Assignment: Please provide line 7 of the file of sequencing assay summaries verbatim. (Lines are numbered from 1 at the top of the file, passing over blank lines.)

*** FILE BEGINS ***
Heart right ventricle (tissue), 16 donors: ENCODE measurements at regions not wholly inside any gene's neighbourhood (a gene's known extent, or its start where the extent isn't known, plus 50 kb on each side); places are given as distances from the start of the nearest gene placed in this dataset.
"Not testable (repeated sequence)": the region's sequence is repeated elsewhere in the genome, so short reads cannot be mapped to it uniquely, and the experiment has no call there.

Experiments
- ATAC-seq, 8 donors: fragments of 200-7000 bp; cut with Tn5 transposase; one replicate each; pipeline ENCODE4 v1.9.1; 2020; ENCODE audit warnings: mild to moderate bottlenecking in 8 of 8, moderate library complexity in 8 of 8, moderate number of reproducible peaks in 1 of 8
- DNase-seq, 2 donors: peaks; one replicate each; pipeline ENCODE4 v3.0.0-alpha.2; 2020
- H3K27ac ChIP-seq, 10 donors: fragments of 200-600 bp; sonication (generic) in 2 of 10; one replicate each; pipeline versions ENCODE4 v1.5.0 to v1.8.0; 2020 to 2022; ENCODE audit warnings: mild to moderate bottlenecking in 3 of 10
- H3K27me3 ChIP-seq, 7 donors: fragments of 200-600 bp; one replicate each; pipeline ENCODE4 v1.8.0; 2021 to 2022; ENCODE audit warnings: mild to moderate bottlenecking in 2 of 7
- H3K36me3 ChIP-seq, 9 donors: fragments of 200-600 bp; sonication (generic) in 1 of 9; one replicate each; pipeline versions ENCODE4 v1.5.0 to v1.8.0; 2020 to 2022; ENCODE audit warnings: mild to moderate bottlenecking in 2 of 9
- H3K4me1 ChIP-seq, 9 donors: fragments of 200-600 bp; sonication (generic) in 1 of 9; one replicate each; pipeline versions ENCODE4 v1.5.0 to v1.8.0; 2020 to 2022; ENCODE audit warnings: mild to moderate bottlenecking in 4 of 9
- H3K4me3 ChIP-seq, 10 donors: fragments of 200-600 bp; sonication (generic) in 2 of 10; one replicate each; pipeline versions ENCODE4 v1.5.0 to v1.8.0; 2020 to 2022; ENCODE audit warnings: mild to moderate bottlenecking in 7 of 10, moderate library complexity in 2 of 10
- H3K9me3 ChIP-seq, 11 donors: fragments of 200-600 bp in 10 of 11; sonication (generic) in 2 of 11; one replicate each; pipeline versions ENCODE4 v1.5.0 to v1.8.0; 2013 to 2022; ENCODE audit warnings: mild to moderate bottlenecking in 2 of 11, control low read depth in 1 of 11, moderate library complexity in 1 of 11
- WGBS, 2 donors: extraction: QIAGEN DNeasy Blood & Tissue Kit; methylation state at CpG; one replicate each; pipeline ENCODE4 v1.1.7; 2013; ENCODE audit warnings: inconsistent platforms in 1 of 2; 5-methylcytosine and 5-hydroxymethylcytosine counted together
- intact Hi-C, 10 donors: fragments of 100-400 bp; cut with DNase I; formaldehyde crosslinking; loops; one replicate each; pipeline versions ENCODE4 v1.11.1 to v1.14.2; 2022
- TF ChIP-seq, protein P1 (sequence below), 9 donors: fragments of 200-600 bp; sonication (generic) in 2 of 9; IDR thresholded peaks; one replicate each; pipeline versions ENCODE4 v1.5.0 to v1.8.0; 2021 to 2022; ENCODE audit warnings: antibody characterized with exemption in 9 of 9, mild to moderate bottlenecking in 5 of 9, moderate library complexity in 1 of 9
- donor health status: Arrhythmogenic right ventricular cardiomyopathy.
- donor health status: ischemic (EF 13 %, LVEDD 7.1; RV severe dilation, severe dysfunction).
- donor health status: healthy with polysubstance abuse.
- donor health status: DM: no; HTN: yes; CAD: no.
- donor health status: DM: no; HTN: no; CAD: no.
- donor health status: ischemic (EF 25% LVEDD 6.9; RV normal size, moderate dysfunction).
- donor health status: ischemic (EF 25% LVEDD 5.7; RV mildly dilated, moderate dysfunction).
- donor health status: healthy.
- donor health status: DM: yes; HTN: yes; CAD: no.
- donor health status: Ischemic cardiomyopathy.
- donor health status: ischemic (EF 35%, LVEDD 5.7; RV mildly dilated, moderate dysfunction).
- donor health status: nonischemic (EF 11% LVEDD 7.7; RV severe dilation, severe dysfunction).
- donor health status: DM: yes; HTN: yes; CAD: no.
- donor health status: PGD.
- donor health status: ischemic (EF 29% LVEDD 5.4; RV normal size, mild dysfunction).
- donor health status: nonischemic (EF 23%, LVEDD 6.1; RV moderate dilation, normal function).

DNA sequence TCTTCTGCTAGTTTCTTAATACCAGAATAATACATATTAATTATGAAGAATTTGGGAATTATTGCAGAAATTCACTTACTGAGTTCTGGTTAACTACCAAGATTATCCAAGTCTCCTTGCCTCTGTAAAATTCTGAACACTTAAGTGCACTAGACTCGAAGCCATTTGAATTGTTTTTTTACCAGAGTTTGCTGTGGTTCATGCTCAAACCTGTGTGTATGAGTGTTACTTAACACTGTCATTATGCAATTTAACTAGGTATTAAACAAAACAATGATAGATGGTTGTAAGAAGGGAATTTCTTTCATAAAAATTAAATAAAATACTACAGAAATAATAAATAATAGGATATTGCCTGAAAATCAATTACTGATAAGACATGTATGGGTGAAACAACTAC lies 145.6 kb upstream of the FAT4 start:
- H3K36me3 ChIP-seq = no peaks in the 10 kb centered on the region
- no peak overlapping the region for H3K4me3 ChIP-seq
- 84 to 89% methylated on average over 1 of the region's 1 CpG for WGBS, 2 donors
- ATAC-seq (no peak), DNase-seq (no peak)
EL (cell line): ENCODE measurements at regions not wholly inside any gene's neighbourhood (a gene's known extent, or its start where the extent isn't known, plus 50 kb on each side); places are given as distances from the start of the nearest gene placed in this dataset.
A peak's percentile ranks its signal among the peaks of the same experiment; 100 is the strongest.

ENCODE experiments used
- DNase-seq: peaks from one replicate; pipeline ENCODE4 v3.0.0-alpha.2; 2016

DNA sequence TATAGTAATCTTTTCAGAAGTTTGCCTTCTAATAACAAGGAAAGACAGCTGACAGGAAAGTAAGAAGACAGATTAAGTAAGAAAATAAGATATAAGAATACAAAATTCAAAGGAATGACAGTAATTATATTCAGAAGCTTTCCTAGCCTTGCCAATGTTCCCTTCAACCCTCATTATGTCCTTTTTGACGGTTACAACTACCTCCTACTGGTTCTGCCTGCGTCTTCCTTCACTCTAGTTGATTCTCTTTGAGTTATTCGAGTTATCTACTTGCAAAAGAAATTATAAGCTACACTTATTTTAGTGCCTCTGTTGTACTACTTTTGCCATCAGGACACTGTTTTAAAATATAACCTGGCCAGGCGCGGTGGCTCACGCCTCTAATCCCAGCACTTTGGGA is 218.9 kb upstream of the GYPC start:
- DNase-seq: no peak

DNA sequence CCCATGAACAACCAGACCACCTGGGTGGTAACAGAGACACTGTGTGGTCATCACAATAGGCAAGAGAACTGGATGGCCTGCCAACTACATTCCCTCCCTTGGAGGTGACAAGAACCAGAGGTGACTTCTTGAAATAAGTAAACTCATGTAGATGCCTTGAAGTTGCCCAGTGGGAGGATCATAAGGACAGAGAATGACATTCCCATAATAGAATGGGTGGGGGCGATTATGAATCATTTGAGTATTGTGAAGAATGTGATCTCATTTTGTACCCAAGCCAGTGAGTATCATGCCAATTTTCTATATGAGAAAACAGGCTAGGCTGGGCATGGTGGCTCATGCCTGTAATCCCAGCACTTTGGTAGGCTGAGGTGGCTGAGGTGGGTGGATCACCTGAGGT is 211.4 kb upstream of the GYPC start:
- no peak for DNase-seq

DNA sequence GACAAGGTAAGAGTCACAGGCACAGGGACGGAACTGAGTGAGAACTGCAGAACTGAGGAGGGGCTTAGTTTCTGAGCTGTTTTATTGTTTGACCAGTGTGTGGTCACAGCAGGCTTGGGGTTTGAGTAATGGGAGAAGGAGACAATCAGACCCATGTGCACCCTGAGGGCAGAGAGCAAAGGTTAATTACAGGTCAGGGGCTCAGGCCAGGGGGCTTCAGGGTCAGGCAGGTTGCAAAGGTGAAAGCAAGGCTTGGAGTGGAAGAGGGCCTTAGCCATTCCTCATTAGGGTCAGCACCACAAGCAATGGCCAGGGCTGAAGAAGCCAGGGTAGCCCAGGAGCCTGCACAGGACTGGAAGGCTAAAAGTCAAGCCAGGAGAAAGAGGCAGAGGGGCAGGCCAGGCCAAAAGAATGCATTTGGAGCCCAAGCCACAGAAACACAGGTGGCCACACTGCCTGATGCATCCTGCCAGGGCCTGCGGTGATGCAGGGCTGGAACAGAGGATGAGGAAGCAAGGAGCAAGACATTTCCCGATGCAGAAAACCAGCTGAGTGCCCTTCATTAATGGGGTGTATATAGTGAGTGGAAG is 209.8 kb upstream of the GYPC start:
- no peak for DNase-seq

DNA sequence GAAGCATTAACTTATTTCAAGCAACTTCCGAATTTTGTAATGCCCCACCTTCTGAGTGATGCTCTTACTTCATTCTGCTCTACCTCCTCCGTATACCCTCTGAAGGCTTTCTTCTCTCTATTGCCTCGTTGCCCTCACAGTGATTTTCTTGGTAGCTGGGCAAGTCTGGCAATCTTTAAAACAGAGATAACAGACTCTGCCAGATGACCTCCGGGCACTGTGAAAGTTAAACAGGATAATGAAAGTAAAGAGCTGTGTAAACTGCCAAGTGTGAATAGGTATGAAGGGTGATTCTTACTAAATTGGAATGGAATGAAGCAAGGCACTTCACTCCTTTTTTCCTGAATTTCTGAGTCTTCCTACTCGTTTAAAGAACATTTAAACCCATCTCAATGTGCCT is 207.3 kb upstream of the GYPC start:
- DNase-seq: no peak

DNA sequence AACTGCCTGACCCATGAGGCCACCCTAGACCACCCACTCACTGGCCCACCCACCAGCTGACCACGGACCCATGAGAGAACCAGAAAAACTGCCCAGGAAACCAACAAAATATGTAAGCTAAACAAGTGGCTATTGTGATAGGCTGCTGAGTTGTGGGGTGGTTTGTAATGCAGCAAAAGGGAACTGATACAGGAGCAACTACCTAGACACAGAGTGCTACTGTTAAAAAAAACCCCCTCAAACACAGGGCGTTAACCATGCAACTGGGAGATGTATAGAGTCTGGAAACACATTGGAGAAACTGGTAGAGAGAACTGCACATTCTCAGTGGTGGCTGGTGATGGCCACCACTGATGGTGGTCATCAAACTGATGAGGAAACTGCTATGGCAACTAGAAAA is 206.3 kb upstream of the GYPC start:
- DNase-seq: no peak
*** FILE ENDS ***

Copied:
- H3K27me3 ChIP-seq, 7 donors: fragments of 200-600 bp; one replicate each; pipeline ENCODE4 v1.8.0; 2021 to 2022; ENCODE audit warnings: mild to moderate bottlenecking in 2 of 7